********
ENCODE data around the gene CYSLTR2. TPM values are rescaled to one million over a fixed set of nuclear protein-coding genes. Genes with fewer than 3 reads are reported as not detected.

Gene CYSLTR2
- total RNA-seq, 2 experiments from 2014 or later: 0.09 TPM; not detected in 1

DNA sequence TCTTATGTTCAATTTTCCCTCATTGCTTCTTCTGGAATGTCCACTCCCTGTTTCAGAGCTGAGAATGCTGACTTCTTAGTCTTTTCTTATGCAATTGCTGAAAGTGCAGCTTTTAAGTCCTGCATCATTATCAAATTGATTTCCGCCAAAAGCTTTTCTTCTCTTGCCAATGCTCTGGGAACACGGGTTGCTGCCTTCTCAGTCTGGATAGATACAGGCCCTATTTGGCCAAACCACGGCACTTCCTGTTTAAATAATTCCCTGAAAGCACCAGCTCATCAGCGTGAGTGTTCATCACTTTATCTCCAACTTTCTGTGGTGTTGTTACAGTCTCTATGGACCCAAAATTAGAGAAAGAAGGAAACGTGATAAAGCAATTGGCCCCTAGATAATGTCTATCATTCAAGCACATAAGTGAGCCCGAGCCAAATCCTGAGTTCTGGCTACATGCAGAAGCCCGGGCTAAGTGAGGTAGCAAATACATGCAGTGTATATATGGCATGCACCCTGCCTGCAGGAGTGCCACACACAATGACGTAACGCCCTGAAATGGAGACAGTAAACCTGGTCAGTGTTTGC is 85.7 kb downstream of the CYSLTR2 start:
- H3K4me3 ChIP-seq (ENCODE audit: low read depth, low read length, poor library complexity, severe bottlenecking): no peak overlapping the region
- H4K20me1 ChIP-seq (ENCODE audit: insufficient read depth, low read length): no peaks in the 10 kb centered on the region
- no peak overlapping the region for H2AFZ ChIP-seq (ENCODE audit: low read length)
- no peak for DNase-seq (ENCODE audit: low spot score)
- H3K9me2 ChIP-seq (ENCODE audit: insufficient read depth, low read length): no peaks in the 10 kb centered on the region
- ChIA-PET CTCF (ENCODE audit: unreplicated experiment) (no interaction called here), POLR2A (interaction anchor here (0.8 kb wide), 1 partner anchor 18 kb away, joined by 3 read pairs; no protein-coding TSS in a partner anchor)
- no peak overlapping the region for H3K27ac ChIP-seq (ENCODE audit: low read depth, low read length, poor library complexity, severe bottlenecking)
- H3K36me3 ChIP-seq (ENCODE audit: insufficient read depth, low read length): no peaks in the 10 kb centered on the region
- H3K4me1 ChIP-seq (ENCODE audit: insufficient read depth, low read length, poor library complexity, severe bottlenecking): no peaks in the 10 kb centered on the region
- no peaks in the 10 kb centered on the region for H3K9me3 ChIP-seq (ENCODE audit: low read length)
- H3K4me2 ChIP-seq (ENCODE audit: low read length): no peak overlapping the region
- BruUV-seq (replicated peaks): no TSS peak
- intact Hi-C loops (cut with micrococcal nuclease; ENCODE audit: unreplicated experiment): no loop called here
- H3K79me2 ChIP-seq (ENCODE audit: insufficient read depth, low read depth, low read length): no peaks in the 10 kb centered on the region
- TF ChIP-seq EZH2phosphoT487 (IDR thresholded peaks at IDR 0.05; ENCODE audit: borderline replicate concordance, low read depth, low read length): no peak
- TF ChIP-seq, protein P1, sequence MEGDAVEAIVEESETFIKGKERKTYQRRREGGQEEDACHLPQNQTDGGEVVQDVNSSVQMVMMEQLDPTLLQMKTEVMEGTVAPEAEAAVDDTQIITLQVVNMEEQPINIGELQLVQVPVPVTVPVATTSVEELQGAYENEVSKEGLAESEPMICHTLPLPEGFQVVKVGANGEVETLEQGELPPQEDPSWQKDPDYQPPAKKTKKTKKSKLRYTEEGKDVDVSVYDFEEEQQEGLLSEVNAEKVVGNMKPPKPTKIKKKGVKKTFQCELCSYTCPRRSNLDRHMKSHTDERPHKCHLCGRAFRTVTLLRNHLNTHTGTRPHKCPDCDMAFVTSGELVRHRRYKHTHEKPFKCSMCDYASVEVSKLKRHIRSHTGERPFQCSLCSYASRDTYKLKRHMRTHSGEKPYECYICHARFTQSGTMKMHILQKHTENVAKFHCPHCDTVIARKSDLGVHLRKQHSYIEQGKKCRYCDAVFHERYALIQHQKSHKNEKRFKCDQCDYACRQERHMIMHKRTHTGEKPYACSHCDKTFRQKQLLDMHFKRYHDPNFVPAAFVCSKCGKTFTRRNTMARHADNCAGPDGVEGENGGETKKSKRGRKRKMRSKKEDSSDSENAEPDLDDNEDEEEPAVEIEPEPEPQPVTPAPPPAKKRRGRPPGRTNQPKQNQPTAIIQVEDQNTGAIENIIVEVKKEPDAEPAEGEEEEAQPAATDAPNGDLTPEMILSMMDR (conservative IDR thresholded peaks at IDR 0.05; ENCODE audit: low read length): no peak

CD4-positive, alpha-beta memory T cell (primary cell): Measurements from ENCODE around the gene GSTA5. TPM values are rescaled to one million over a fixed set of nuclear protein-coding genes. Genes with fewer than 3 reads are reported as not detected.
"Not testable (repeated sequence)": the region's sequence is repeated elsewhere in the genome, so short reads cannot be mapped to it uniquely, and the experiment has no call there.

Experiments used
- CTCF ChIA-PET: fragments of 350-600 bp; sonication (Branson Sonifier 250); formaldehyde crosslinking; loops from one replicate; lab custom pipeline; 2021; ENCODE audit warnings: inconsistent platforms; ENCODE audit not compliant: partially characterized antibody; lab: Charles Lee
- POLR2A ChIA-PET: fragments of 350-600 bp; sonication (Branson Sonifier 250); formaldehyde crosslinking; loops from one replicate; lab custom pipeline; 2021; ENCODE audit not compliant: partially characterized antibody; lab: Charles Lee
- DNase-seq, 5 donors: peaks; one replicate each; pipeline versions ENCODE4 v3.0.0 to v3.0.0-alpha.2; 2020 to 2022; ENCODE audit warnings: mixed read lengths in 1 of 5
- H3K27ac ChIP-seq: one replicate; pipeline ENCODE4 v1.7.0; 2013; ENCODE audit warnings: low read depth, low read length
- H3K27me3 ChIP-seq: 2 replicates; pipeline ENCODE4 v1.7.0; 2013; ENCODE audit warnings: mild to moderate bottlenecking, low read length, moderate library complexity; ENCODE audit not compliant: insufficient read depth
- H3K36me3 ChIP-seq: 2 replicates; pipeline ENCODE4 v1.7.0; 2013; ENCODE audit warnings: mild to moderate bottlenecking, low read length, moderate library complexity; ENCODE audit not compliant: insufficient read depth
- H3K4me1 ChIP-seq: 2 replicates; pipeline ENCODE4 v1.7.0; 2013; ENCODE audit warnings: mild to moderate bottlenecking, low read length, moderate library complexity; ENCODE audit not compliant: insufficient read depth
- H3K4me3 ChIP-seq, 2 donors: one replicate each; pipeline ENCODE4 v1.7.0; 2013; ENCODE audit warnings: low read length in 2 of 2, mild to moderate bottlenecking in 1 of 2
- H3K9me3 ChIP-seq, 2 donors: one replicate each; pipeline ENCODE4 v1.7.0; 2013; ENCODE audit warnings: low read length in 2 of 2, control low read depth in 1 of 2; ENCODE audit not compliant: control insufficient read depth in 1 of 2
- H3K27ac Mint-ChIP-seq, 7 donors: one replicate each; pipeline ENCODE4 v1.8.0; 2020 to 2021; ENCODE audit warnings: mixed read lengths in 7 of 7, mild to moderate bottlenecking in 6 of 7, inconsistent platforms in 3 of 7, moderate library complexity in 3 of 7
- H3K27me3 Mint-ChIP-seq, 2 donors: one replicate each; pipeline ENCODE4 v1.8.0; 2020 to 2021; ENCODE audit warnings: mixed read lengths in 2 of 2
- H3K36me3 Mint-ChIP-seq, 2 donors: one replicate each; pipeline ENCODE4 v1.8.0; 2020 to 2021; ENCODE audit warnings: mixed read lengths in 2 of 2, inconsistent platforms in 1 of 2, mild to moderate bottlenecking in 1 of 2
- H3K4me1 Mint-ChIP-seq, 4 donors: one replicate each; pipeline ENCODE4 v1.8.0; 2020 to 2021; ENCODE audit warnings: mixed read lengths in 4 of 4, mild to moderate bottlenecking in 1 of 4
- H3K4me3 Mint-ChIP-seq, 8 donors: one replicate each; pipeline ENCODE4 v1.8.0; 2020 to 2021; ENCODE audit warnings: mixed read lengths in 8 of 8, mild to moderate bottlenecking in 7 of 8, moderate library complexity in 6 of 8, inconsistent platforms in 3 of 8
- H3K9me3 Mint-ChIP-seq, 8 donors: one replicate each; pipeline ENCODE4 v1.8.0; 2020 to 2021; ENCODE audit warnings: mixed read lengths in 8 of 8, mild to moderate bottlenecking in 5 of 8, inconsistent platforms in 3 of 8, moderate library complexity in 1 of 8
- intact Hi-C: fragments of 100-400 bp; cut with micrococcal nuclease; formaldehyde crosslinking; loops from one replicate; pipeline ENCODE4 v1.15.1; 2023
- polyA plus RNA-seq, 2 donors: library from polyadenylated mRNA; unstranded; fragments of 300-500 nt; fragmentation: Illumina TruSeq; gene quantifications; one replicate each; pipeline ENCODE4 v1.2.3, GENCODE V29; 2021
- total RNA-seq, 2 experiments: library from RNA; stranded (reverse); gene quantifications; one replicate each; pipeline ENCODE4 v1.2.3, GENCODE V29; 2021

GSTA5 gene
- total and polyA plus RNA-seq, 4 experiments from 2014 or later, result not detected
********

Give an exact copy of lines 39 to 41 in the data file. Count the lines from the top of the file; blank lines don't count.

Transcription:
- intact Hi-C: fragments of 100-400 bp; cut with micrococcal nuclease; formaldehyde crosslinking; loops from one replicate; pipeline ENCODE4 v1.15.1; 2023
- polyA plus RNA-seq, 2 donors: library from polyadenylated mRNA; unstranded; fragments of 300-500 nt; fragmentation: Illumina TruSeq; gene quantifications; one replicate each; pipeline ENCODE4 v1.2.3, GENCODE V29; 2021
- total RNA-seq, 2 experiments: library from RNA; stranded (reverse); gene quantifications; one replicate each; pipeline ENCODE4 v1.2.3, GENCODE V29; 2021